It has been said that 1 in 10 kids will be on some kind of behavioral medication by the time they reach the age of 18. Yet many of these same kids don’t seem to do much better behaviorally even after medication is prescribed. And with so many mental health professionals scratching their heads over the lack of real science behind so many common diagnoses, how are parents supposed to know if the medication their child has been prescribed is really dealing with an actual empirically proven disorder?
Who or what should parents turn to for help and hope if their child is diagnosed with depression or bipolar disorder or another similar disorder? Do our children really need even a fraction of the medications being prescribed to them today? Could it be that postmodern stimuli and the “new morality” that are systemic to today’s American culture are actually affecting our kids moods and behaviors far more than we realize?
Dr. Charles Hodges is a family physician practicing in Indianapolis, IN. He is the Executive Director of Vision of Hope, a residential treatment facility for young women with emotional struggles. Dr. Hodges is a Fellow in the Association of Certified Biblical Counselors, an instructor and counselor with Faith Biblical Counseling Ministry in Lafayette, IN, and the author of Good Mood Bad Mood: Help and Hope for Depression and Bipolar Disorder. Dr Hodges has been married to his wife Helen Kay for 46 years and has four children and 13 grandchildren.
How Shepherds Hill Academy Equips Teens Who Are Diagnosed With Depression or Bipolar Disorder
Teens come to Shepherds Hill Academy (SHA) with various diagnoses. Of these, two disorders that we see consistently are bipolar disorder and depression. Why do these various struggles and disorders, particularly depression and bipolar disorder, seem to be diagnosed so often in young people today?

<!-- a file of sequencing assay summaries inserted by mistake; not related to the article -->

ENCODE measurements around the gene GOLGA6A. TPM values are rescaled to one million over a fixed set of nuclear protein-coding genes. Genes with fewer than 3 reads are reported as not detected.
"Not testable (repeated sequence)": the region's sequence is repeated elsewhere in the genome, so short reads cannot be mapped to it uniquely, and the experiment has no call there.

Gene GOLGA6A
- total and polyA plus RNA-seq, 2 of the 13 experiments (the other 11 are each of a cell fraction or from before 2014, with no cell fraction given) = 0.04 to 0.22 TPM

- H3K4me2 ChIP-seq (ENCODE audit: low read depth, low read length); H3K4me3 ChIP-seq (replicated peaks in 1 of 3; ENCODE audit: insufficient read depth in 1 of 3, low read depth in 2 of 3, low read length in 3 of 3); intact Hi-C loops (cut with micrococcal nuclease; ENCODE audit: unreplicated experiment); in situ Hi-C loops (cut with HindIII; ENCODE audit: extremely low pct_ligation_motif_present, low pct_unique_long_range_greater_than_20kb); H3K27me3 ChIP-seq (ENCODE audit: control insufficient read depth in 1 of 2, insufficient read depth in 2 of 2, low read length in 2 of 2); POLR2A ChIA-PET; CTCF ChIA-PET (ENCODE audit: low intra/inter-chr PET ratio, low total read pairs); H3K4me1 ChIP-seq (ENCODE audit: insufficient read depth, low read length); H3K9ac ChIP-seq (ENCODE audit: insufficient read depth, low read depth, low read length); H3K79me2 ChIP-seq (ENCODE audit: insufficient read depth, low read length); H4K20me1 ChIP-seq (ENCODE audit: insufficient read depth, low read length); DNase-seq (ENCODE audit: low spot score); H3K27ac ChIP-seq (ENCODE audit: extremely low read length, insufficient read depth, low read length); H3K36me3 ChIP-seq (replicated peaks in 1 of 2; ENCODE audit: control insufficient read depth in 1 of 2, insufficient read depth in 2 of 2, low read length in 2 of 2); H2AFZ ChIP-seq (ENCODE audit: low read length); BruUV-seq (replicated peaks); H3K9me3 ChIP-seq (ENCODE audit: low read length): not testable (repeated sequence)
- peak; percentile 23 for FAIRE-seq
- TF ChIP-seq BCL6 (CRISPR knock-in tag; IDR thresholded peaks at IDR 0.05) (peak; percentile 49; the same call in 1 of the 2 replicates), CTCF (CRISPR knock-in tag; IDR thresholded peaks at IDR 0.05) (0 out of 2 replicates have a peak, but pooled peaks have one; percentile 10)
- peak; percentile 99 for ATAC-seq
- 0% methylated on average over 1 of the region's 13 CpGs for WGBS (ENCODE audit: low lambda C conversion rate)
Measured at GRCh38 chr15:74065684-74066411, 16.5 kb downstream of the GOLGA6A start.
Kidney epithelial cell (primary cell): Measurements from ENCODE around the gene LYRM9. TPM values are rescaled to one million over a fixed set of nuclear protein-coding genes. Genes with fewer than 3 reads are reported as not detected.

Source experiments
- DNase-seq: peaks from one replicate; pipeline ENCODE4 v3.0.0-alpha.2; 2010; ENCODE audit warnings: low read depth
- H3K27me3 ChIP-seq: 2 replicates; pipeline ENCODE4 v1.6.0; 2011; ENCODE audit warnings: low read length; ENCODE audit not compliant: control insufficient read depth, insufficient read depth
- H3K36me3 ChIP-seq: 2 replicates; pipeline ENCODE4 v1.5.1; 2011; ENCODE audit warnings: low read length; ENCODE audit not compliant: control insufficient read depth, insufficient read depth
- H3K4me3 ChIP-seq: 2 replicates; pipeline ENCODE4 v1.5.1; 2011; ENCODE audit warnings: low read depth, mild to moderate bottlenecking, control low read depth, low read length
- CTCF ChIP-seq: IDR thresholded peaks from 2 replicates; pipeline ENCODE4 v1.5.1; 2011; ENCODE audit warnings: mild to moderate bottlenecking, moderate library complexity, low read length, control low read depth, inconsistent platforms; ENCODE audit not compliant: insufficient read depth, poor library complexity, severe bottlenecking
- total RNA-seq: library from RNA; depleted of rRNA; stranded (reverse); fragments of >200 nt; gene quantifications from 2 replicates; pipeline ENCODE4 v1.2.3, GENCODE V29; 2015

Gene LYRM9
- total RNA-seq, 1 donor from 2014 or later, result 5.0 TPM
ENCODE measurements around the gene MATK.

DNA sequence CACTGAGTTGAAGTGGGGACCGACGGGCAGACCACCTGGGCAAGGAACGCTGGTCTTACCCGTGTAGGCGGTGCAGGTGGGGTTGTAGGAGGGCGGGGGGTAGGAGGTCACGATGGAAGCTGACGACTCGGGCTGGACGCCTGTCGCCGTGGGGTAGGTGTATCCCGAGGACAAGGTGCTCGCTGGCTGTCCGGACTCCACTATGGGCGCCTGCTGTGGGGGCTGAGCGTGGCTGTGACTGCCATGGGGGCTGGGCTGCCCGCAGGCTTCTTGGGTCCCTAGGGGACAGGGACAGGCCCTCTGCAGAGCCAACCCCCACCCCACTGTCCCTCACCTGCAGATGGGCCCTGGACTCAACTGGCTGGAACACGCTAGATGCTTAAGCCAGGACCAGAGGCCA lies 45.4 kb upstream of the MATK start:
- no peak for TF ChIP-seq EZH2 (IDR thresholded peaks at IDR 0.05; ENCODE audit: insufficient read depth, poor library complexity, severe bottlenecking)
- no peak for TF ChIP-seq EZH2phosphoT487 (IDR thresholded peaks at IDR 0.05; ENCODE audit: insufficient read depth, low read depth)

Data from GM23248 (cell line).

Shepherds Hill Academy is known for providing help for teens who come to us with a wide range of diagnoses. We work with teens who are diagnosed with bipolar disorder and depression all the time. However, in some cases, I am a little skeptical of the diagnoses that our students bring with them when they come to SHA—specifically when it comes to bipolar disorder and depression. Why? Because 70% of the teens who enter our program diagnosed with a disorder and taking prescription medication complete our year-long program without the need for a prescription. These results do not come about because we are anti-medication or because we want to boost our stats with impressive results. These results come about because our students begin to realize that they are able to regulate their mental and emotional health by controlling what they expose themselves to, interact with, and obsess about. They learn that they can have some control over their responses to difficulty in their lives.
At SHA, it is our conviction that there is a paramount spiritual component to emotional and mental health. The sad truth is that many teens today are not being raised in a cultural climate that nurtures spiritual growth and maturity, particularly growth facilitated by the Holy Spirit.
Today, Dr. Charles Hodges and I discuss young people, parenting, and mental health as we cover the following topics:
- Why did Dr. Hodges write this particular book?
- What is the DSM?
- What is the difference between bipolar and depression?
- Does sleep deprivation contribute to a possible misdiagnosis?
- Why would teens be misdiagnosed with depression if they are not depressed?
Picture provided by: Nick Youngson